Reference: Chakraborty U, et al. (2018) Genomic Instability Promoted by Overexpression of Mismatch Repair Factors in Yeast: A Model for Understanding Cancer Progression. Genetics 209(2):439-456

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Abstract


Mismatch repair (MMR) proteins act in spellchecker roles to excise misincorporation errors that occur during DNA replication. Curiously, large-scale analyses of a variety of cancers showed that increased expression of MMR proteins often correlated with tumor aggressiveness, metastasis, and early recurrence. To better understand these observations, we used The Cancer Genome Atlas and Gene Expression across Normal and Tumor tissue databases to analyze MMR protein expression in cancers. We found that the MMR genes MSH2 and MSH6 are overexpressed more frequently than MSH3, and that MSH2 and MSH6 are often cooverexpressed as a result of copy number amplifications of these genes. These observations encouraged us to test the effects of upregulating MMR protein levels in baker's yeast, where we can sensitively monitor genome instability phenotypes associated with cancer initiation and progression. Msh6 overexpression (two- to fourfold) almost completely disrupted mechanisms that prevent recombination between divergent DNA sequences by interacting with the DNA polymerase processivity clamp PCNA and by sequestering the Sgs1 helicase. Importantly, cooverexpression of Msh2 and Msh6 ( approximately eightfold) conferred, in a PCNA interaction-dependent manner, several genome instability phenotypes including increased mutation rate, increased sensitivity to the DNA replication inhibitor HU and the DNA-damaging agents MMS and 4-nitroquinoline N-oxide, and elevated loss-of-heterozygosity. Msh2 and Msh6 cooverexpression also altered the cell cycle distribution of exponentially growing cells, resulting in an increased fraction of unbudded cells, consistent with a larger percentage of cells in G1. These novel observations suggested that overexpression of MSH factors affected the integrity of the DNA replication fork, causing genome instability phenotypes that could be important for promoting cancer progression.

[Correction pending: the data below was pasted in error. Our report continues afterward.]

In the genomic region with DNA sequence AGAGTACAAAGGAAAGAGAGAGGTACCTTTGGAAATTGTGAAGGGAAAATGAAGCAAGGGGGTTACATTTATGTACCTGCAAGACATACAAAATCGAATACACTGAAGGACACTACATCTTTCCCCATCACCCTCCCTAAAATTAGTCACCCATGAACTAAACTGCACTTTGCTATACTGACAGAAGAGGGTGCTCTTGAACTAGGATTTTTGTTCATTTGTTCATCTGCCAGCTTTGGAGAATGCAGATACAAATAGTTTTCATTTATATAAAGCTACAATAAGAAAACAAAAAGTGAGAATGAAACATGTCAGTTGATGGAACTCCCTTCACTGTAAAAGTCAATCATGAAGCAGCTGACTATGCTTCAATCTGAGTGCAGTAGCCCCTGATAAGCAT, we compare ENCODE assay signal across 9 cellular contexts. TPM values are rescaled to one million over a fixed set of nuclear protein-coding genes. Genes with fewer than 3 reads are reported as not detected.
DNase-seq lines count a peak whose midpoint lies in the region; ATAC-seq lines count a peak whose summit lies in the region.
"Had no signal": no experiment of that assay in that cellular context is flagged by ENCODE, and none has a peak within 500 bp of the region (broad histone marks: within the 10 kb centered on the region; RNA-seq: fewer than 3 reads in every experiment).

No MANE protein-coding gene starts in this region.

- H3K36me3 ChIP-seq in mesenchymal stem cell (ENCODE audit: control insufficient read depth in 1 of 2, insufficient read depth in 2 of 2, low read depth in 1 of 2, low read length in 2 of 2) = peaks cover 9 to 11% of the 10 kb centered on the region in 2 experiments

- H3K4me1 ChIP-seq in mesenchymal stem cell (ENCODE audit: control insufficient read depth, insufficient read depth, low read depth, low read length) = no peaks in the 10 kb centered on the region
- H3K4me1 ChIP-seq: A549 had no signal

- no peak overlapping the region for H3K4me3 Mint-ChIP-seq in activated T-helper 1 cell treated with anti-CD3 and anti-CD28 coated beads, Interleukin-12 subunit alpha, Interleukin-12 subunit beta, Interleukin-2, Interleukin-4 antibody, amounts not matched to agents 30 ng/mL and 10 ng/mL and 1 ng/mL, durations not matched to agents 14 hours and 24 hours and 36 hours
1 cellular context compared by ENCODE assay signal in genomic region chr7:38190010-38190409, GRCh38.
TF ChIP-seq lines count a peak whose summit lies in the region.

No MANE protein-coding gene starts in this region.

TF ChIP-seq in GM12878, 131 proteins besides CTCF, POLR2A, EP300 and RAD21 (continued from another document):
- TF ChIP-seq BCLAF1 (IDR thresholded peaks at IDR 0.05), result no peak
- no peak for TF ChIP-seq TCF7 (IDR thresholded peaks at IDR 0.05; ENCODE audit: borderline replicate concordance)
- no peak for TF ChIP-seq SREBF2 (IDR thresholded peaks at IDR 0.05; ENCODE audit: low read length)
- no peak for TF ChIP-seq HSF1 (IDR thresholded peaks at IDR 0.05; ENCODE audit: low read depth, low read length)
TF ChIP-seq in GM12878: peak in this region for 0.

Reference Type
Journal Article | Research Support, N.I.H., Extramural | Research Support, Non-U.S. Gov't
Authors
Chakraborty U, Dinh TA, Alani E
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